Save the Dates: Knapp Conference & KCON 10

“The University of California Hastings College of the Law is sponsoring a symposium to honor Professor Charles L Knapp on the completion of his 50th year of law teaching. (He began his teaching career at NYU School of Law in fall 1964.) The day-long program will take place on October 24, 2014 and will include four panels that will focus on areas that are of particular interest to Professor Knapp, but will also address topics with broad appeal to contract law scholars …” (more)

[Jeremy Telman, ContractsProf Blog, 20 August]

Guido Calabresi, ‘A Broader View of the Cathedral: The Significance of the Liability Rule, Correcting a Misapprehension’

Recent years have seen a resurgence of Torts viewed as a purely private legal arrangement: whether described in terms of compensatory justice — the right of an injured party to be made whole — or of redress for civil wrongs — the right of an injured person to get back at the one who injured him. These positions reject the approach of the system builders (to use Izhak Englard’s felicitous phrase), those who see torts as part of a legal-political-economic structure of a polity. This latter, “public,” view of torts has been dominant, at least since my first article, and Walter J Blum and Harry Kalven’s answer to it, aptly titled “Public Law Perspectives on a Private Law Problem”. It is of the relationship between these approaches, and of the inevitability of the public-law (and hence, in part, economic) view of torts that I wish to write today. In doing so, however, I mainly want to correct an error that many system builders have made: that is, of viewing the liability rule (in torts and in its cognates) as a “second best” way of mimicking markets when markets “will not work,” or “are not available”. I want to claim a more significant economic role for the liability rule, and hence for torts, than that. For reasons that will be clear in due course, I call this “A Broader View of the Cathedral”.

Calabresi, Guido, A Broader View of the Cathedral: The Significance of the Liability Rule, Correcting a Misapprehension (August 15, 2014). Law and Contemporary Problems, Vol 77, No 2, 2014.

Alex Long, ‘The Forgotten Role of Consent in Defamation and Employment Reference Cases’

As has been well documented, the fear of defamation suits and related claims leads many employers to refuse to provide meaningful employment references. However, an employer who provides a negative reference concerning an employee enjoys a privilege in an ensuing defamation action if the employee has consented to the release of information concerning the employee’s job performance. Thus, many attorneys now advise prospective employers to have applicants sign consent agreements, permitting the prospective employer to conduct an investigation into the applicant’s work history and releasing from liability anyone who provides information about the employee’s work history. The Restatement (Second) of Torts has been highly influential in shaping the development of the defense of consent in the defamation context. This article looks at the consent defense within the context of employment reference cases. Specifically, the article examines the consent defense as described in the Restatement from an historical perspective and argues that the authors fundamentally misstated the law in a manner that has had negative consequence for employees who have been the victims of defamatory references.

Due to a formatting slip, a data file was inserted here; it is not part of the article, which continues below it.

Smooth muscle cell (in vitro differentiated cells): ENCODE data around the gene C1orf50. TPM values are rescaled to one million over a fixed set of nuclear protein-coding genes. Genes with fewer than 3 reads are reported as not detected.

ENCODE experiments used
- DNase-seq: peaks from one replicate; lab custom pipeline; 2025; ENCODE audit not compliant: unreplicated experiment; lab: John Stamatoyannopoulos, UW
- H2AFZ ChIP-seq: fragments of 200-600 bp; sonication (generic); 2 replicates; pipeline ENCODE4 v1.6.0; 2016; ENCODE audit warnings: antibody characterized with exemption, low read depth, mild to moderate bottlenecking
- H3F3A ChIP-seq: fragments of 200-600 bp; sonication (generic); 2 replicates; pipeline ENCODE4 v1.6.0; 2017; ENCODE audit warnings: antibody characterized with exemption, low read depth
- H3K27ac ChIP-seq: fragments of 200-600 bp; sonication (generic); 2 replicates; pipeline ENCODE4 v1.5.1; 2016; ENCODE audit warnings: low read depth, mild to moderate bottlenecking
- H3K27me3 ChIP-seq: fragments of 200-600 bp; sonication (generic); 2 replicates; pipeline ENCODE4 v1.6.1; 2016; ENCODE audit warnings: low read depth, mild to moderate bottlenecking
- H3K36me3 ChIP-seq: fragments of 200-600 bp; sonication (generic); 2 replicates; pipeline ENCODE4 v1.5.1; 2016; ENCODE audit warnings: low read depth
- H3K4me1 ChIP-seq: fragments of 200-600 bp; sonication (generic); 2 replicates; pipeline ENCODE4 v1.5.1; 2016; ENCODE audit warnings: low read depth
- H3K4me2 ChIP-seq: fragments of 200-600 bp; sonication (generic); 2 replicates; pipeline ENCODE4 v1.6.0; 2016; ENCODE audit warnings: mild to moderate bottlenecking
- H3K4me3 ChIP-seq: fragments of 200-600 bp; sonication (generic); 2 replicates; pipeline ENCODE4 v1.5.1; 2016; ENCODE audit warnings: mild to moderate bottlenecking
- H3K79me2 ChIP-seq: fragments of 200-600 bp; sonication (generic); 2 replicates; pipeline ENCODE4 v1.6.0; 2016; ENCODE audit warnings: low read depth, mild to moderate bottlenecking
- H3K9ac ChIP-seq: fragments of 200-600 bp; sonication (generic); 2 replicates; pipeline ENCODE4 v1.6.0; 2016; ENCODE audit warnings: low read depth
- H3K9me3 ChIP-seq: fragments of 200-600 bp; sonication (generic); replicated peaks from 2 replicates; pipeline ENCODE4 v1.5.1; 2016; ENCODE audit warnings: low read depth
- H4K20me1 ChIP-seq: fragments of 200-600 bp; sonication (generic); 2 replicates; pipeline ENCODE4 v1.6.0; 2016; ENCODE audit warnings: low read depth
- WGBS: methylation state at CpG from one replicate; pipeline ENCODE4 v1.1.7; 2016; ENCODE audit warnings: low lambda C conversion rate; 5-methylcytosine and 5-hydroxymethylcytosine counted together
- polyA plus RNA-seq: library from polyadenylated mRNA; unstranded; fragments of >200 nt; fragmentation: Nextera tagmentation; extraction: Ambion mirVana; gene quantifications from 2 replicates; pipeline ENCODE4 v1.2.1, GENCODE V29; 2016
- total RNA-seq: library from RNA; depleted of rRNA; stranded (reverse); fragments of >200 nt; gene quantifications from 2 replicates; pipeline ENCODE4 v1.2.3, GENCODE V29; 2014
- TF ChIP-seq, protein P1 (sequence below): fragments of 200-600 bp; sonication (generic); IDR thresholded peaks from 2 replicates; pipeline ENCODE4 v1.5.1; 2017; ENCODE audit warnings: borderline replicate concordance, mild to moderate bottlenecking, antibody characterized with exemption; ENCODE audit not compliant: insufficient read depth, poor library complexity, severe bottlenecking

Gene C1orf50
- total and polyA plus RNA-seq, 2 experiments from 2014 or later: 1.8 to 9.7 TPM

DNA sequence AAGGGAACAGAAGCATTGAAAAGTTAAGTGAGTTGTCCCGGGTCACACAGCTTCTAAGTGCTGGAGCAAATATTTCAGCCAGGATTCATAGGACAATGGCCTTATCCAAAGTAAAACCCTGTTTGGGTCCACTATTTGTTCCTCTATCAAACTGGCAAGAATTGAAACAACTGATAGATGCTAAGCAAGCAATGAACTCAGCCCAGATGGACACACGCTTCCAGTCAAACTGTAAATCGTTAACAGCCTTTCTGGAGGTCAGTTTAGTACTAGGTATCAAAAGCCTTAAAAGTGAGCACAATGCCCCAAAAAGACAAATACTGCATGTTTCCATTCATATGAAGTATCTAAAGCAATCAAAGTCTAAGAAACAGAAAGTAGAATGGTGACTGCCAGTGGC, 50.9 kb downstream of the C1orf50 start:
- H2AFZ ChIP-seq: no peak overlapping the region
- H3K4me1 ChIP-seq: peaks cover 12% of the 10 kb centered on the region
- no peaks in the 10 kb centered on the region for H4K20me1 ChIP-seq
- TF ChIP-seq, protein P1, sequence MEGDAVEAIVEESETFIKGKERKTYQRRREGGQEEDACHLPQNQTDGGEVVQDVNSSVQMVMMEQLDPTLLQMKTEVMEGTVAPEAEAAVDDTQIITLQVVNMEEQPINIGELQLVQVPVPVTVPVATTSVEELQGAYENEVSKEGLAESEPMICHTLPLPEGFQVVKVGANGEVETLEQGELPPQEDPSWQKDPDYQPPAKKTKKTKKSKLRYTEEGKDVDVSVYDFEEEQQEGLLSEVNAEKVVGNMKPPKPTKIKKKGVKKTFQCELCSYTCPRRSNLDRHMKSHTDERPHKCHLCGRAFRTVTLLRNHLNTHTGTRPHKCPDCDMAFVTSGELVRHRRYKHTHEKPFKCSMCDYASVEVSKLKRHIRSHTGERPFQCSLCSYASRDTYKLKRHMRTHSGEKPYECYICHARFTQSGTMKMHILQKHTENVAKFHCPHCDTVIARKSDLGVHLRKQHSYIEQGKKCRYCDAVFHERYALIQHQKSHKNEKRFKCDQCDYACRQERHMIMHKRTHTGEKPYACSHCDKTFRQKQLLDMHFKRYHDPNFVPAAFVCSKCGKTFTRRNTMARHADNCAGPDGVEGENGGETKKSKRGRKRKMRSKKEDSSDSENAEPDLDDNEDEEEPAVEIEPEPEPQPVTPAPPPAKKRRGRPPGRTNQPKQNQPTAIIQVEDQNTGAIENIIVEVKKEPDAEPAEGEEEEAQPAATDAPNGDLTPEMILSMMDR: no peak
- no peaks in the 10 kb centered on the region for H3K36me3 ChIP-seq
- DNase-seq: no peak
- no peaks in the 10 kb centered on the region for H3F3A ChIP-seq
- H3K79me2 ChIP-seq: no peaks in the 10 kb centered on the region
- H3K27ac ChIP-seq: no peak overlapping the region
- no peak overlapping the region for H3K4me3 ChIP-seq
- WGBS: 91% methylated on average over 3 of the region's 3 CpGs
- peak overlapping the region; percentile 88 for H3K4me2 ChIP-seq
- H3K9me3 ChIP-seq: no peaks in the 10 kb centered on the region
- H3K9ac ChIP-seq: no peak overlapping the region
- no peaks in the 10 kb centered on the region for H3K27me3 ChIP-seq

Long, Alex B, The Forgotten Role of Consent in Defamation and Employment Reference Cases (August 17, 2014). Florida Law Review, Vol 66, No 719, 2014.

Adam Zimmerman, ‘The Corrective Justice State’

Prosecutors, federal agencies, state attorneys general, and other officers in the executive branch often shape national policy through large monetary settlements with corporations. But the debate over this kind of “regulation by deal” has changed dramatically over the past decade. Although commentators once questioned whether such settlements made for good policy or exceeded officials’ legal authority, today’s headlines instead raise questions long associated with private justice: How do state actors appropriately compensate direct victims of the gulf coast oil spill? Is the National Mortgage Foreclosure Settlement sufficiently limited to paying only those homeowners with the most “deserving” losses?

The growing commitment of public resources to collecting victim compensation from corporate wrongdoers characterizes what I call a “Corrective Justice State”. Corrective justice, a concept ordinarily associated with the private law of torts, contracts, or property, differs from traditional public law approaches to compensation in three ways. Corrective justice (1) repairs discrete injuries between identifiable parties, rather than curing diffuse social harm; (2) uses wrongdoers’ funds to restore individual losses, rather than public funds to improve public welfare; and (3) favors retrospective sanctions of specific wrongdoers over prospective regulation. Increasingly, public officials justify massive settlements with the rhetoric of corrective justice to bolster new, creative applications of executive power.

But that same corrective justice philosophy may poorly serve those who depend on the modern administrative state for effective regulation and compensation. To the extent the Corrective Justice State relies on discretionary settlement decisions to regulate corporate behavior, it may forgo prospective solutions among broad constituencies, with traditional democratic checks from courts and legislatures. And despite their lip-service to corrective justice — where state actors trumpet payouts financed by corporate wrongdoers for the benefit of a “deserving” class of victims — public officials often lack information required to serve parties’ specific interests in corrective justice.

Government actors need to move beyond corrective justice principles to address our collective concerns. State actors may continue to pursue corrective justice when they broker large compensatory settlements, so long as they adopt more procedural safeguards for the victims they purport to serve — including more participation and judicial review. But, to address collective and diffuse problems, those same safeguards should be relaxed to account for (1) value of individual claims, (2) the diversity of interests and relief, and (3) the extent to which state action forecloses private litigation.

Zimmerman, Adam S, The Corrective Justice State (August 16, 2014). Journal of Tort Law 5(1-2) 189 (2014); Loyola-LA Legal Studies Paper No 2014-36.

Robin Bradley Kar, ‘Contract as Empowerment Part II: Harmonizing the Case Law’

In ‘Contract as Empowerment’, I develop a new theory of contract, ‘Contract as Empowerment’. This article applies that theory to a broad range of doctrinal problems and argues that contract as empowerment offers the best general interpretation of contract law.